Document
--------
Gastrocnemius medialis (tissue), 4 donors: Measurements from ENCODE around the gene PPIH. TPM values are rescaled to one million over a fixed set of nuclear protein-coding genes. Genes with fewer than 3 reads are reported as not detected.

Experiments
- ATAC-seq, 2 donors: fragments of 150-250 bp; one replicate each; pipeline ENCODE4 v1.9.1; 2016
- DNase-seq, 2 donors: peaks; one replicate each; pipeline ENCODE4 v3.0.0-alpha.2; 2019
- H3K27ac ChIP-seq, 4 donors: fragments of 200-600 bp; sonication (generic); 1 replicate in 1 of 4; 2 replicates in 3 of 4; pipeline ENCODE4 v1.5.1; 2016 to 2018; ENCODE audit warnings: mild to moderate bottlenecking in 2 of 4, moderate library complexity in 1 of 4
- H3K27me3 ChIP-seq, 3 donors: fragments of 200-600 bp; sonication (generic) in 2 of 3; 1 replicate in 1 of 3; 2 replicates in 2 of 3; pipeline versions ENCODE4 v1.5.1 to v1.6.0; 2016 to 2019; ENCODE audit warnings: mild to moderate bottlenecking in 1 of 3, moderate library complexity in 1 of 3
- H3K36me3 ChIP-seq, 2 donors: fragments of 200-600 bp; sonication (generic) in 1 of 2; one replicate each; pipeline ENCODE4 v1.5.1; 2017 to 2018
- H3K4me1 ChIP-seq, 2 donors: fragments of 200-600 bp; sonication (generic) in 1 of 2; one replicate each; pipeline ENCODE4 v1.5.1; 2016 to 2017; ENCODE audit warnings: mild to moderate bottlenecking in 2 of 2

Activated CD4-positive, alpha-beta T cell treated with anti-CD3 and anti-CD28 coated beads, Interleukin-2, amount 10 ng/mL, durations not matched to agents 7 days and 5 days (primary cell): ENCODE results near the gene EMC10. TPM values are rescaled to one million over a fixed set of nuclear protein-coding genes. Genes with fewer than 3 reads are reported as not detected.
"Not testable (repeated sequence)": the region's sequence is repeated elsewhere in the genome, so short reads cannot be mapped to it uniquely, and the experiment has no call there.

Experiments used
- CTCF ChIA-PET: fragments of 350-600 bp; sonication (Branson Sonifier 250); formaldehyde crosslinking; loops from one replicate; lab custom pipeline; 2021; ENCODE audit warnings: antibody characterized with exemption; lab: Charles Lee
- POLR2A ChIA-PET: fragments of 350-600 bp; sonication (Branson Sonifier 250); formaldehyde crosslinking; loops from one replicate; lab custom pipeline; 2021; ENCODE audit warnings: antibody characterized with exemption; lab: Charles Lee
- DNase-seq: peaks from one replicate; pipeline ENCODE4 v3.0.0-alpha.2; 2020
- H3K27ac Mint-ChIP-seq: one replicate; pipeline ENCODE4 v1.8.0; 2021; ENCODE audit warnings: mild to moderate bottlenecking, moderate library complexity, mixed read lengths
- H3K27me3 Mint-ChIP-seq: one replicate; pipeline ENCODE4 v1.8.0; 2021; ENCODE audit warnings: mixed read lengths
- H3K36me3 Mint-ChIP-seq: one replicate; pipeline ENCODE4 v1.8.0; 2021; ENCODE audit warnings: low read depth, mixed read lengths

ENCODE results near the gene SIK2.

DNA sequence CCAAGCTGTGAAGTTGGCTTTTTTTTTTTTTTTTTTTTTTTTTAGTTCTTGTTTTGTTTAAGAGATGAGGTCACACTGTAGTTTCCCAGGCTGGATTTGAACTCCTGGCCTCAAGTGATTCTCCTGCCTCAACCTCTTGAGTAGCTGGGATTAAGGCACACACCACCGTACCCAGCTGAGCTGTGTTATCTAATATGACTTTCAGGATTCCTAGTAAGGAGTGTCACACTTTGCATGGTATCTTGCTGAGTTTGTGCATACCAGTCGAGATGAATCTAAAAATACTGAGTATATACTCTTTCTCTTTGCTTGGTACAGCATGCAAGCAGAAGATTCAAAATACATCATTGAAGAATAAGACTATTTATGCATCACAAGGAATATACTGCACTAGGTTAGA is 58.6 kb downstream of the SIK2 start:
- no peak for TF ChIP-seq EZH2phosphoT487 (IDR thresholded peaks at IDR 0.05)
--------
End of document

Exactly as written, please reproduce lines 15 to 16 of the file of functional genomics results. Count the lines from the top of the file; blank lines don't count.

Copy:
- H3K27ac Mint-ChIP-seq: one replicate; pipeline ENCODE4 v1.8.0; 2021; ENCODE audit warnings: mild to moderate bottlenecking, moderate library complexity, mixed read lengths
- H3K27me3 Mint-ChIP-seq: one replicate; pipeline ENCODE4 v1.8.0; 2021; ENCODE audit warnings: mixed read lengths